All too often people use mental illness to make their costumes spookier and creepier. This overall might seem harmless but it fuels the fire that feeds the stigma around mental illnesses, and we all need to be more aware of it.
While opting to dress like an insane or crazy person (what would that even look like stereotypes aside?) might seem perfectly fine to some, those who look deeper see the issues present with it. People already tend to judge those with mental health issues and those with them a lot of the time have to try hard to hide their symptoms and keep things separated as best they can. That being said, just because someone has mental health issues does not mean they should be classified as scary or even dangerous.
I know, some of you right now are thinking that this ‘just isn’t something that actually happens’ but it is. Really think about it. How many people do you know who dress as ‘sexy skeletons’ seemingly portraying anorexic people without realizing it? Have you ever been to a ‘haunted insane asylum’ attraction during the spooky season? These two are listed by Very well Mind and well, they are something I’ve noticed throughout the years as being quite common.
FHR wrote as follows breaking this kind of thing down a bit and explaining it more properly:
“Often these “psychos” and “mental health patients” are those of old characters from a refuge or other asylums that had no community or social skills, some even had intellectual disabilities but were not in the correct facilities. These characters may have come from stories or news articles depicted in times where medication and/or rehabilitation services were not readily available, for those that qualify. This is harmful by portraying a character that is uncontrollable or one that cannot function within our world. These decisions drag out the stigma of mental illness, and one that makes it seem as though someone with a mental illness cannot live a fulfilling life among others.” – Michele K., Pennsylvania
“Society is conditioned to believe that mental illness is to be feared, rather than being seen as a challenge to many in our own communities and families. The idea that disorders make people “monsters” perpetuates this fear of mental illness. With mental illness depicted so darkly – especially within the theme of Halloween, mental illness is reinforced to be a stigma to the sufferer and an embarrassment to those who care about the individual.” – Penelope C., Massachusetts
“Are the ones advertising this victims of the systems? Now if it is, who’s to say that the experience they witness doesn’t confirm the medical language of being psychotic “psycho/s.” Again, from my perspective, this concept derived itself from someone who has had experienced this firsthand and established a horrific and traumatic outlook on society. However, this is the one day where for once in a year, individuals who have difficulty expressing themselves in everyday life get to be a part of a community. I don’t agree with the stigma of any sort or endorse themes that cause a mixed perception of how society views a person served. A good counter question could be, “how does the community feel about how they contribute to the ongoing growth of misinterpretation?” – Robert, Massachusetts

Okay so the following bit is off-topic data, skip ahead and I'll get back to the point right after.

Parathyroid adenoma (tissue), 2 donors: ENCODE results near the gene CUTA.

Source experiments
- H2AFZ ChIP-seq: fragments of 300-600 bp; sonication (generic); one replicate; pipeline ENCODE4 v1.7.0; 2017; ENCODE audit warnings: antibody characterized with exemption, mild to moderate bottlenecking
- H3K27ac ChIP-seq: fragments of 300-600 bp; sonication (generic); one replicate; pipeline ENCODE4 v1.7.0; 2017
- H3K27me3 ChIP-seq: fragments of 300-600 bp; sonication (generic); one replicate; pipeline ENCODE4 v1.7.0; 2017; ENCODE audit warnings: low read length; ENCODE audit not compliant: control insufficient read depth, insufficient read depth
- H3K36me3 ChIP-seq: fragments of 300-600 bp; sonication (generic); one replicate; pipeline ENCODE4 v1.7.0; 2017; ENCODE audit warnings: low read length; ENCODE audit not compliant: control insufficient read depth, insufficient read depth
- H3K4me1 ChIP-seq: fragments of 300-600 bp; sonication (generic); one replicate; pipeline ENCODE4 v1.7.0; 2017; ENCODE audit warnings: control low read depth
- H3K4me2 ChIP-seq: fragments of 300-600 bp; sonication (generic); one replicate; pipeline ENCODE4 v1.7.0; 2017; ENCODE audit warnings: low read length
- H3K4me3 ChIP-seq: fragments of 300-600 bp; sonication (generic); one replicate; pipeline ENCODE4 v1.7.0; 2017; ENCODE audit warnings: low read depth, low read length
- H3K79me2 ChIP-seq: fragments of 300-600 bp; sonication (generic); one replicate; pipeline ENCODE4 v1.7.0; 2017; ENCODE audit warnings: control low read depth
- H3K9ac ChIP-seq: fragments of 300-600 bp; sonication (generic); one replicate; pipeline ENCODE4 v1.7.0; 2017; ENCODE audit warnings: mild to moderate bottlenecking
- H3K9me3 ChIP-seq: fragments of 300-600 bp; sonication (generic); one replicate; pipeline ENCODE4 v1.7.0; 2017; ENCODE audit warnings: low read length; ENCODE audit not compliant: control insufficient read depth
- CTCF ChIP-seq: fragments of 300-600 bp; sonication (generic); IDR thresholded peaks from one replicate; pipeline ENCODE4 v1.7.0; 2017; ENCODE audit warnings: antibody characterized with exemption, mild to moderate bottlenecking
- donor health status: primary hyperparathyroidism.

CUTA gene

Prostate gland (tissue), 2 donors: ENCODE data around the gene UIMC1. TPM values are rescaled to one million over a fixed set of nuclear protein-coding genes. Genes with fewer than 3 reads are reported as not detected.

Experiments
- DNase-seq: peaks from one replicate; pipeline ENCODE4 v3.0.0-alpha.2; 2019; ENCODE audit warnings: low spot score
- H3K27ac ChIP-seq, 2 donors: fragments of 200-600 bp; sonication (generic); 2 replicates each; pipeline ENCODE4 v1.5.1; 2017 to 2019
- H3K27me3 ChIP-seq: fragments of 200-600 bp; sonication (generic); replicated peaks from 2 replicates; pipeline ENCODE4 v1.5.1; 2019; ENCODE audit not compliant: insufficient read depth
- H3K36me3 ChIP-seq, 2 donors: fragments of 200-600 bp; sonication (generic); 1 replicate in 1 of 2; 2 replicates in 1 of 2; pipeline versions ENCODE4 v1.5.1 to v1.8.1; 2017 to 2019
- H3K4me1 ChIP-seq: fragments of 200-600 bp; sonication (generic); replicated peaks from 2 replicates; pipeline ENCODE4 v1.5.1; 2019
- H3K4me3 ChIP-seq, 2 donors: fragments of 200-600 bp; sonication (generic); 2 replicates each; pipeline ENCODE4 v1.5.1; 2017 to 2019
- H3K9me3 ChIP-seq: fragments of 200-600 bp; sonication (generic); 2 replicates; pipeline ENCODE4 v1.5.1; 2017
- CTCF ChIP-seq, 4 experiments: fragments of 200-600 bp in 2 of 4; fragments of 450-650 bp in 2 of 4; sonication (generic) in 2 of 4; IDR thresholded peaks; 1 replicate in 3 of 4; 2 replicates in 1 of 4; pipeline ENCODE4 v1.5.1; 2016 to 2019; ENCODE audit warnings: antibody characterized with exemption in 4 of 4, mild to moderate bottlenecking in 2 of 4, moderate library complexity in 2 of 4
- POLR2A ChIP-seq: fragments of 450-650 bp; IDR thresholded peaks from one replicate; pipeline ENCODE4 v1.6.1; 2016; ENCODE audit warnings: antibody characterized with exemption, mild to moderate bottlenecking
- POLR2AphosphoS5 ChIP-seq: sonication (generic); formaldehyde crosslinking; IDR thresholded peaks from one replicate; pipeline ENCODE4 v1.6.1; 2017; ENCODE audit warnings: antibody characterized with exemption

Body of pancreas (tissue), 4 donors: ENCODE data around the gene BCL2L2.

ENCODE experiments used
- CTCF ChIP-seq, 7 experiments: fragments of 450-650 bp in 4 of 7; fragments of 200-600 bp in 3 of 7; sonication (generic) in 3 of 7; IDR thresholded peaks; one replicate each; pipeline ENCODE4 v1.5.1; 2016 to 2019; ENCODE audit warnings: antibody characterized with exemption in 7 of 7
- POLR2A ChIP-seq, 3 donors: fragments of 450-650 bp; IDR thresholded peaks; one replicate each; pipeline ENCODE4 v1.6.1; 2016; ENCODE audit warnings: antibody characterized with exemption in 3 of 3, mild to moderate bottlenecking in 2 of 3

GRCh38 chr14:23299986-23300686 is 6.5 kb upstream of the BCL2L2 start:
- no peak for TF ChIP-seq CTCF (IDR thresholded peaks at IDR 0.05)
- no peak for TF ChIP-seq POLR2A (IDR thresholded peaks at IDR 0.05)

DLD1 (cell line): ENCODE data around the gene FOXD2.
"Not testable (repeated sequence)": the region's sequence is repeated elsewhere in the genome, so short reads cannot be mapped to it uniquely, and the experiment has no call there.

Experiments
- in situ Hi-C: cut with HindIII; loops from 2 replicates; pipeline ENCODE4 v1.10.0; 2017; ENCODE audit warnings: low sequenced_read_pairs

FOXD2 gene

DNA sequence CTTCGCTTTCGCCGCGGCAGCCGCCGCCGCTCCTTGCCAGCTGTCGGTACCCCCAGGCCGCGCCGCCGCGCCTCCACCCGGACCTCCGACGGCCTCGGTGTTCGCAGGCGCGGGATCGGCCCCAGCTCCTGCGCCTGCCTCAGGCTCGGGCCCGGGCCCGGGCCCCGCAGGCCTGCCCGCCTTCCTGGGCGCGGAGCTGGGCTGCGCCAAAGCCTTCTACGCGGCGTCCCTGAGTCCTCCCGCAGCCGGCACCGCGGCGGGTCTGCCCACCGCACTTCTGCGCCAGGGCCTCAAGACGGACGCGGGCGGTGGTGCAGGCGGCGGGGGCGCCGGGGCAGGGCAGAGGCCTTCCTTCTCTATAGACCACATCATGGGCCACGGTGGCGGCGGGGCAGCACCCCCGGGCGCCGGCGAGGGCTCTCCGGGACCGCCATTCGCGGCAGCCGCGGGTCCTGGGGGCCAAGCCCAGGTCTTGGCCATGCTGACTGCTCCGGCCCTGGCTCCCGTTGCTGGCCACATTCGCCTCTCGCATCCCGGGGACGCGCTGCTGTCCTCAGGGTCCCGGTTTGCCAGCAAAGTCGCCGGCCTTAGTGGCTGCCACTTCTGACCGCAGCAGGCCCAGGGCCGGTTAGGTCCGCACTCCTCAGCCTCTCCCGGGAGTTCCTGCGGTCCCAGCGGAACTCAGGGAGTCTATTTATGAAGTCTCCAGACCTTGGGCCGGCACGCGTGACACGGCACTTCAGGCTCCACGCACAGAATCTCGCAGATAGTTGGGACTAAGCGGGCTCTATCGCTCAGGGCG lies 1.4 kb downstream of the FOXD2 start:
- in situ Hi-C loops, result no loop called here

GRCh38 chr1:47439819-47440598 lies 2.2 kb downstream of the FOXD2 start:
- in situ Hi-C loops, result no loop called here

The closer this fun holiday gets the more aware we should be about this kind of thing. It isn’t hard to be more thoughtful when choosing your costume or things of that nature, is it? We already try not to dress up as other cultures in this day and age, so why not also be mindful of those with mental illnesses? Sure, fictional villains are fine but don’t just go out as a schizo trying to make light of things and act out of your mind.
The Metro wrote as follows which also made some good points about this topic:
To dress up as a mental illness, you’re suggesting that mental illness is something to be laughed at or scared of.
With all the stigma surrounding mental issues, that’s the last thing we need.
Mental illness is not the punchline to a joke. It’s a serious, debilitating thing that affects one in four people. To shove on a straitjacket and laugh about it is to laugh at the very real experience of many people put into mental institutions.
When straitjackets were commonly used in psychiatric hospitals, so were lobotomies, electroconvulsive therapy, and hydrotherapy (basically a ‘fun’ word for waterboarding). That wasn’t that long ago – if your grandparent were to have shown evidence of a mental illness when they were young, these are treatments they likely would have faced.
These treatments were the height of cruelty, borne out of a complete lack of understanding of the mind – and a fear of people struggling with mental health issues.
Patients were locked up, put in straitjackets, and were treated as a dangerous threat. Not just patients who’d exhibited violent behavior, to be clear. Anyone with mental illness – including hysteria, depression, or nymphomania – could face unbearable treatment as a way to ‘fix’ them, which usually involved removing parts of their brain so they’d become passive and lethargic.
To dress up as an escapee from a psychiatric hospital, or any variation of ‘person wearing a straitjacket’ is to make light of these experiences. They’re not just stories made up for films. These things really happened, and there are still people living who were subjected to this level of cruelty simply because the chemicals in their brain were a little off balance.
To learn more on this topic take a look at the video below. If someone close to you suffers from a mental illness, consider their feelings this Halloween. Mental illnesses are all too common, and we should be working to make them easier to talk about, not harder.